Top 10 Moments of the 2000s: No. 5

Clark Retires as Winningest Coach in School History 

Note: This is the sixth edition of a 10-part series chronicling the top 10 Kansas State Baseball moments of the 2000s, counting down to the Wildcats' 2010 season opener on February 19 against Delaware. The events were voted on by an eight-person panel consisting of: Head Coach Brad Hill; former Head Coach and Director of Development Mike Clark; Associate Athletics Director Casey Scott; Director of Baseball Operations Justin Tadtman; Sports Information Director Kenny Lannou; Baseball SID Ryan Lackey; and the Voices of K-State Baseball, Brian Smoller and Matt Walters.

MANHATTAN, Kan. - Without him, Kansas State Baseball would not be where it is today.

Mike Clark was the cornerstone for baseball at Kansas State during the growth stages of the program through the 1990s and into the 2000s.

That's why, after 17 years at the head of the program, Clark was celebrated as he announced his retirement from coaching on May 5, 2003.

Not only is Clark the only coach in any sport in school history to reach either the 300 or 400-win mark, he was also vital to the renovation project that made Frank Myers Field (now Tointon Family Stadium) one of the finest college baseball facilities in the Midwest.

Clark unselfishly gave everything he had to an institution that gave him a chance to lead his first Division I program back in 1987 and set the stage for the future of K-State Baseball.

That unselfishness took a big test during the 1999 season when the Wildcats played all 55 games on the road due to the construction of Tointon Family Stadium.

"The 1999 season was the toughest thing I've ever been through," Clark said at his retirement press conference.

But Clark stayed on board and saw the renovation project through. He then experienced one of his personal highs in coaching during the 2002 season as the Cats finished 30-25 overall and 13-13 in the Big 12. That 13-13 record gave the Cats a school-record fifth-place finish in the Big 12 and qualified them for their first-ever Big 12 Tournament.

Following the announcement of his retirement the next year, K-State won three of its last seven games. Two of those victories came against in-state rival Kansas, including a 4-3 victory in Clark's final home game.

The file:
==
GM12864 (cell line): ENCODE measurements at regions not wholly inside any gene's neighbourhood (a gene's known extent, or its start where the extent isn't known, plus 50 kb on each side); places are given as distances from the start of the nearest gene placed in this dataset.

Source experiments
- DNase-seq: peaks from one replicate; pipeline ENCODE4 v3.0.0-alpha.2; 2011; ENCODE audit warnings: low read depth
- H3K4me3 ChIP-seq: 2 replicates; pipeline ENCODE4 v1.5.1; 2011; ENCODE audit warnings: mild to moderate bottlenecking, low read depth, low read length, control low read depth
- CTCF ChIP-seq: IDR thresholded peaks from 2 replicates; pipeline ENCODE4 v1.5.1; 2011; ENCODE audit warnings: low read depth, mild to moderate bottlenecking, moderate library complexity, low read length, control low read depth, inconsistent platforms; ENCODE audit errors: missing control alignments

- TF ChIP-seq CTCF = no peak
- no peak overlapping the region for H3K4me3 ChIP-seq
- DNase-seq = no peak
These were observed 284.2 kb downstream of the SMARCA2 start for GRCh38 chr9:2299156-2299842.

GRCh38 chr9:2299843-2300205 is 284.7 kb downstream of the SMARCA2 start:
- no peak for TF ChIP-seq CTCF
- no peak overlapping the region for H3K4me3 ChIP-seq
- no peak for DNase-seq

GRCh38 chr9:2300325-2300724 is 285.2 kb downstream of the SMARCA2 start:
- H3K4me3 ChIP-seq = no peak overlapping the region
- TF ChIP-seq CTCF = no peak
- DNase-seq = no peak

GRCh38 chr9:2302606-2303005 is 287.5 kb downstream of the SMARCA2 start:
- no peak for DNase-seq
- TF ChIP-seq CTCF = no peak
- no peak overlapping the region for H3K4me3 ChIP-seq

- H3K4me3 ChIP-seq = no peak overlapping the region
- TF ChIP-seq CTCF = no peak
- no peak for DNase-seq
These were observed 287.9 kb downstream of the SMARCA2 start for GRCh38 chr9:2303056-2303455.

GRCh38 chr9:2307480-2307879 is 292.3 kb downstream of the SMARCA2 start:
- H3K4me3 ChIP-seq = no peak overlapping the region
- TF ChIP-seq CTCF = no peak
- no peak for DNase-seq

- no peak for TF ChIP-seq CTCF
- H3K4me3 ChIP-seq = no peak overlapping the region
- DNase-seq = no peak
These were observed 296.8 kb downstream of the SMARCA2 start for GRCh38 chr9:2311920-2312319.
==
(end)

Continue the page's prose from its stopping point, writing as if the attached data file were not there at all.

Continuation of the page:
For all the hard work Clark did on the field in overseeing the growth of the baseball program, he also oversaw the growth of young men throughout college.

"To me personally, he had made a great impact on my life, made me a better person and has shaped the way my life is going to end up," said senior first baseman and co-captain Tim Doty at the time of Clark's retirement. "I want to thank him for that and everything he's done for me."

"Mike meant everything to me," echoed former player Dan Skala said. "When I heard the news that he was resigning, I wrote him a letter because I would have been too emotional to call. No matter what problems you had in your life, you left Mike Clark in a good mood."

Clark returned to Kansas State in August 2007 as the director of development, using his strong K-State ties and passion to help raise money for the athletic department.

When the Wildcats earned their first-ever NCAA Regional bid in 2009, current head coach Brad Hill made sure to give recognition to Clark's hard work to get the program where it is today.

""It's a great day for coach Mike Clark," said Hill after the Cats earned an at-large bid into last year's tournament. "All the hard work that he did put us into this position."

And when the Wildcats took the field at Reckling Park in Houston, Clark was right there in attendance to take it all in, seeing the culmination of work and dedication that began 22 years earlier.

Top 10 K-State Baseball Moments of the 2000's
No. 10: Into the Bottom of the 20th We Go... (2/9)
No. 9: Cats Top KU Before Record Crowd (2/10)
No. 8: Hill, Morris Garner National Awards (2/11)
No. 7: K-State Advances to First Big 12 Tournament (2/12)
No. 6: Cats Take Two at No. 2 Texas
No. 5: Clark Retires as Winningest Coach in School History (2/14)
No. 4: February 15
No. 3: February 16
No. 2: February 17
No. 1: February 18